Monday, January 25, 2010

Divided and Confused

Odd discovery of the day. Execute the following on a system running a 32-bit version of Windows (NOT a Win64 system!):

program Project1;

{$APPTYPE CONSOLE}

uses
  SysUtils;

begin
  try
    MSecsToTimeStamp(-1);
  except
    on E: Exception do
      Writeln(E.ClassName, ': ', E.Message);
  end;
end.
It should print out the following:

EIntOverflow: Integer overflow

Now run the exact same (32bit) binary on a Win64 system, this is what you’ll get:

EDivByZero: Division by zero

Give it a try. Weird, no? So I set out to figure out what is going on. MSecsToTimeStamp() is implemented down in SysUtils and is implemented in assembler code:

function MSecsToTimeStamp(MSecs: Comp): TTimeStamp;
asm
        PUSH    EBX
        XOR     EBX,EBX
        MOV     ECX,EAX
        MOV     EAX,MSecs.Integer[0]
        MOV     EDX,MSecs.Integer[4]
        DIV     [EBX].IMSecsPerDay
        MOV     [ECX].TTimeStamp.Time,EDX
        MOV     [ECX].TTimeStamp.Date,EAX
        POP     EBX
end;

Notice the DIV instruction. That’s where all this funny business takes place. In this particular test case, the divisor is most certainly not 0 and according to the Intel documentation, if the quotient is too large to fit in EAX, then a #DE (Divide Error) exception is raised. If the divisor is 0, then the same exception is raised. Clearly, Windows 32bit is some how figuring out the difference while Windows 64bit doesn't bother. It is probably by disassembling the instruction and inspecting the machine state, which seems a little dangerous in the context of multicore CPUs. For instance, in the above case, the divisor is in a memory location. If another CPU were to modify that memory location before the exception was processed, the OS may report a different status from what actually happened. Yet, from what I've been able to find out, there is no sure way to know whether or not #DE happened from a real divide by zero or an overflow condition.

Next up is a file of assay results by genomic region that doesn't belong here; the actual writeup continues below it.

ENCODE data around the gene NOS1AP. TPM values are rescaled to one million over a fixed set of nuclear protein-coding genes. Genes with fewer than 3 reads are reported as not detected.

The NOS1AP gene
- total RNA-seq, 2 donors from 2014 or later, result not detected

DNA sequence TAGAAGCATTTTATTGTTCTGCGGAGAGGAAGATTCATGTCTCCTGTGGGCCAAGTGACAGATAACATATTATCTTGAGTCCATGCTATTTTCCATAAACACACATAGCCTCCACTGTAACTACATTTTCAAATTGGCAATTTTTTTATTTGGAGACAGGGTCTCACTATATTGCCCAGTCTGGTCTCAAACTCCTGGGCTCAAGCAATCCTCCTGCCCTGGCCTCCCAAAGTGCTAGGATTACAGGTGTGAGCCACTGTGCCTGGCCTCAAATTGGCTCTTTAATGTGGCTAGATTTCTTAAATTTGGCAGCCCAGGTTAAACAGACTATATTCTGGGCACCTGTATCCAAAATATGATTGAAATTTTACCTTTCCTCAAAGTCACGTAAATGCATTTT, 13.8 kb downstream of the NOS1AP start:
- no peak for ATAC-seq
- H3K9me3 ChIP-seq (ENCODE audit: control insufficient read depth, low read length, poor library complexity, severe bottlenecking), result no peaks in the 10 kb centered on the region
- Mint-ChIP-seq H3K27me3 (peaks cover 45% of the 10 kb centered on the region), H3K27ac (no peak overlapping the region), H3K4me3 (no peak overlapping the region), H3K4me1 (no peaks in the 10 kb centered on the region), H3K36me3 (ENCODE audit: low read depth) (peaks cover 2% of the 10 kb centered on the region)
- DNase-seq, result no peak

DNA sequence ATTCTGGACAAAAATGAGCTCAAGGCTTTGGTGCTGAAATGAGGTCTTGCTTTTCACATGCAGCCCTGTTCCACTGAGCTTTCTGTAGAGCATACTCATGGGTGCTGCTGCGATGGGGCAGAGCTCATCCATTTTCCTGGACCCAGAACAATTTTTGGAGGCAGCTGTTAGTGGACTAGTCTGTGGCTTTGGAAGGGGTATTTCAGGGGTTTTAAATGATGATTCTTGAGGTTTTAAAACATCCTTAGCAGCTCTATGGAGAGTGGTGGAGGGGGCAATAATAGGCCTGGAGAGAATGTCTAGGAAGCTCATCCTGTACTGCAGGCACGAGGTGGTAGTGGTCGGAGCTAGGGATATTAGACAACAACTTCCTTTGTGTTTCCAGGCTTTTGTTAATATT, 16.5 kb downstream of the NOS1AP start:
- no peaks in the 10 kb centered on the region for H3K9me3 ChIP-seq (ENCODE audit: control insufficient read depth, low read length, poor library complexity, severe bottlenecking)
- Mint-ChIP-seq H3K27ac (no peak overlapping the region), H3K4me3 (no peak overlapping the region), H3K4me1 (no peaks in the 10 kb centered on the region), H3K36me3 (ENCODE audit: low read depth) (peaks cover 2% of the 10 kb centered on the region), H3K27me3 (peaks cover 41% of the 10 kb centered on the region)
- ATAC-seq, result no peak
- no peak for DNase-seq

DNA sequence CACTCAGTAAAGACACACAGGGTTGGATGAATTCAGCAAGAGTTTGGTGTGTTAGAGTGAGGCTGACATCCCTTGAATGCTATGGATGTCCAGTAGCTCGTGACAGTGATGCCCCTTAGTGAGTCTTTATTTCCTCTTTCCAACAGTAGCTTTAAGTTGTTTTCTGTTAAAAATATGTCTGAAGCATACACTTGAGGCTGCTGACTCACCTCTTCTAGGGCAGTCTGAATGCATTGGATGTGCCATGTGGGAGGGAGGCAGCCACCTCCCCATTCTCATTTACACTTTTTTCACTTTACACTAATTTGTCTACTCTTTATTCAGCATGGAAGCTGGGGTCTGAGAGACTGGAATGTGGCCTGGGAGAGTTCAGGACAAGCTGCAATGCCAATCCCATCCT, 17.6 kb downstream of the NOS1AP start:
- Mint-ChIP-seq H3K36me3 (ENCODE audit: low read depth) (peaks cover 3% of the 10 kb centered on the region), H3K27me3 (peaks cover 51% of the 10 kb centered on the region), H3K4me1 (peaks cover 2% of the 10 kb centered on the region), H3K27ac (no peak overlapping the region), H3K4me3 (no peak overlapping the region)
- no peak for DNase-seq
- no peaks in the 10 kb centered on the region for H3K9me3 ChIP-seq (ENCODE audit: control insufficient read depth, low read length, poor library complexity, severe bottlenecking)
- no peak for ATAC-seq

This took me a while to track down. It wasn’t until one engineer tried it and go the “expected” EIntOverflow and another tried it and got the EDivByZero. The only difference was that of the “bitness” of the OS (32bit vs. 64bit).